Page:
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Ecosystems

, Volume 16, Issue 1, pp 123–132 | Cite as

Soil Organic Carbon is Increased in Mixed-Species Plantations of Eucalyptus and Nitrogen-Fixing Acacia

  • D. I. Forrester
  • A. Pares
  • C. O’Hara
  • P. K. Khanna
  • J. Bauhus
Article

Abstract

Soil organic carbon (soil C) sequestration in forests is often higher under nitrogen (N2)-fixing than under non-N2-fixing tree species. Here, we examined whether soil C could be increased using mixed-species plantations compared to monocultures, which are less productive aboveground than mixtures. In addition, we compared soil C sequestration under N2-fixing trees with non-N2-fixing trees that received N fertilizer. Monocultures of Eucalyptus globulus (E) and the N2-fixing Acacia mearnsii (A) and mixtures of these species were planted in a replacement series: 100%E, 75%E + 25%A, 50%E + 50%A, 25%E + 75%A and 100%A. Soil samples were also collected from fertilized monoculture treatments (100%EFer) of E. globulus (250 kg N ha−1). Total organic C, N and phosphorus were determined at age 8 years at two soil depths (0–10 cm and 10–30 cm) and three density fractions of soil organic matter (SOM) were quantified for 0–5 cm depth. Soil C was highest in the 50%E + 50%A mixed stand and was highly correlated with aboveground biomass, not to the percentage of A. mearnsii in mixtures. This was largely due to soil C at 10–30 cm because there were no treatment effects on soil C at 0–10 cm. All density fractions of SOM at 0–5 cm increased with the percentage of A. mearnsii. In E. globulus monocultures, N fertilization did not increase soil C when compared with unfertilized stands. These results indicate that the inclusion of N2-fixing trees into eucalypt plantations may increase soil C stocks through increased productivity.

Keywords

soil carbon sequestration organic matter fractionation decomposition nitrogen fixation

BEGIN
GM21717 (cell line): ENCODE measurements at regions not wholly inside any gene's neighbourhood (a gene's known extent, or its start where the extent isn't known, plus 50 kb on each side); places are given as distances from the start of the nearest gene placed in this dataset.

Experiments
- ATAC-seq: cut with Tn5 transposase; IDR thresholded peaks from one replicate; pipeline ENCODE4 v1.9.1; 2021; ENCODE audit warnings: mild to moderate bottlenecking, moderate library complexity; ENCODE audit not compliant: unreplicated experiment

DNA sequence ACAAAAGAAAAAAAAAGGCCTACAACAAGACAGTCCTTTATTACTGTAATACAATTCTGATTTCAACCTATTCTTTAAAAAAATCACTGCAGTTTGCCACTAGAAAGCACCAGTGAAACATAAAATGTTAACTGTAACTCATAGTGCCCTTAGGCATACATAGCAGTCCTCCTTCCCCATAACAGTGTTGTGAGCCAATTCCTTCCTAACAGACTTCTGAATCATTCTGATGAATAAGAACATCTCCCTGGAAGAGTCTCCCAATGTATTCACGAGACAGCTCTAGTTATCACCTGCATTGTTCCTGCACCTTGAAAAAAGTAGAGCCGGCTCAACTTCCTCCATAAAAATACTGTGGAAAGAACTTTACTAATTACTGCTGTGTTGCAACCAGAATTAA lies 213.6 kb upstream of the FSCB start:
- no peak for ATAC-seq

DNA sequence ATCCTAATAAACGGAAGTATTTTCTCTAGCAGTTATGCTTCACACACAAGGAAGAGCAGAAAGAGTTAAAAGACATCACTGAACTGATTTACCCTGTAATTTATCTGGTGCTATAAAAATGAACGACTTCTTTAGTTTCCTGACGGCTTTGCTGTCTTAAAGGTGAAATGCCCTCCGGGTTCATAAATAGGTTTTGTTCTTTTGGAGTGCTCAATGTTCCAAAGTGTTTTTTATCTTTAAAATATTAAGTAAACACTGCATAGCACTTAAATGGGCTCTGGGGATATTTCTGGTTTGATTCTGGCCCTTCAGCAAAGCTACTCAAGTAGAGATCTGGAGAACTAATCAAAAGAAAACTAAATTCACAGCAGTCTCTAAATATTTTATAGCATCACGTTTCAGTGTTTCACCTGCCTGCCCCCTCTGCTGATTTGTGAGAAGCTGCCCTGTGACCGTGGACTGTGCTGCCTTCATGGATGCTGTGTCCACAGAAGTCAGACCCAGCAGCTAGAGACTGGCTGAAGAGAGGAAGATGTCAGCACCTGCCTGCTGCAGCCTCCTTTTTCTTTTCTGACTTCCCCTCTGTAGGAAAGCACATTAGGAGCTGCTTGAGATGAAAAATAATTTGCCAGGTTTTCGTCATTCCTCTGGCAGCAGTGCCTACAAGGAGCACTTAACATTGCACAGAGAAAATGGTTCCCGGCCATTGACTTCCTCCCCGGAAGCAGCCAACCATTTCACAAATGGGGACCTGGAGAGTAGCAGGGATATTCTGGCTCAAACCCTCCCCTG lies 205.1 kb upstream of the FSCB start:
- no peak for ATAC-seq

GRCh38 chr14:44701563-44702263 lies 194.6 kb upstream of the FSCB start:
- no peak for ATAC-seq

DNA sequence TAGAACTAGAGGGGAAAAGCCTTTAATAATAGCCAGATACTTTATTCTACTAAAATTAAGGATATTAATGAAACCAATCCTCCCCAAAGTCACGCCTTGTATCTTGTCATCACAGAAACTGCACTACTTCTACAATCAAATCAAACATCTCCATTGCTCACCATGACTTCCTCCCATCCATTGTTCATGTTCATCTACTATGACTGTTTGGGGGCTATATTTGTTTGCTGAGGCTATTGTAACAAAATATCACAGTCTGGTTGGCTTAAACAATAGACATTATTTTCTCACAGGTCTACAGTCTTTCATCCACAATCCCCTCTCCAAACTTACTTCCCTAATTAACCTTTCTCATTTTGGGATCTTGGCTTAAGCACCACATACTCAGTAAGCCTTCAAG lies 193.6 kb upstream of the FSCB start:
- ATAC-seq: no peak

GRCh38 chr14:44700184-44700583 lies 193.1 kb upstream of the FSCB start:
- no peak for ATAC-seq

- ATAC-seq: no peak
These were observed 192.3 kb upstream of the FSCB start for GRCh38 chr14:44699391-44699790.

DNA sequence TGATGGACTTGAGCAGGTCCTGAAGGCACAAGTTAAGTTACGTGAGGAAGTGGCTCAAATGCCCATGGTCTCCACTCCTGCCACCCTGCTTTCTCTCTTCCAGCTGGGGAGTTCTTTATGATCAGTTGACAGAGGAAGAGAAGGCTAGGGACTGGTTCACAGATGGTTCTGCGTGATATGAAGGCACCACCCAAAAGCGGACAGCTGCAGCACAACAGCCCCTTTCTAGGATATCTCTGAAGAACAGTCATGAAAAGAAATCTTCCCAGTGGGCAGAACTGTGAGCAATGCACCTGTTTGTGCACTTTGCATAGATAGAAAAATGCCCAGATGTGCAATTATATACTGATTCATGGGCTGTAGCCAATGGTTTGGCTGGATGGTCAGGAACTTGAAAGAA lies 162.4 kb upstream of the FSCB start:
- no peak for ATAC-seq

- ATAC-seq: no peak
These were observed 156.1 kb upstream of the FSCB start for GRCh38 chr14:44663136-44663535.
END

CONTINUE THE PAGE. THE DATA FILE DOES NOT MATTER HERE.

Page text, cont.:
Notes

Acknowledgments

The authors wish to thank John Smith and Vijay Koul for assistance in the field and with soil processing. The experiment was established by the Commonwealth Scientific and Industrial Research Organisation, Division of Forestry, with the Department of Natural Resources and Environment, Victoria, providing the site and the Australian Centre for International Agricultural Research providing some financial support. The authors also thank two anonymous reviewers who provided useful comments that improved the manuscript.

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Copyright information

© Springer Science+Business Media New York 2012

Authors and Affiliations

  • D. I. Forrester
    • 1
    • 2
    • 3
  • A. Pares
    • 2
    • 5
  • C. O’Hara
    • 2
    • 4
  • P. K. Khanna
    • 1
  • J. Bauhus
    • 1
    • 2
  1. 1.Institute of Silviculture, Freiburg UniversityFreiburgGermany
  2. 2.Fenner School of Environment and Society, The Australian National UniversityCanberraAustralia
  3. 3.Department of Forest and Ecosystem ScienceThe University of MelbourneRichmondAustralia
  4. 4.Ministry of DefenceRussellAustralia
  5. 5.National Parks and Wildlife Service of New South WalesSydneyAustralia

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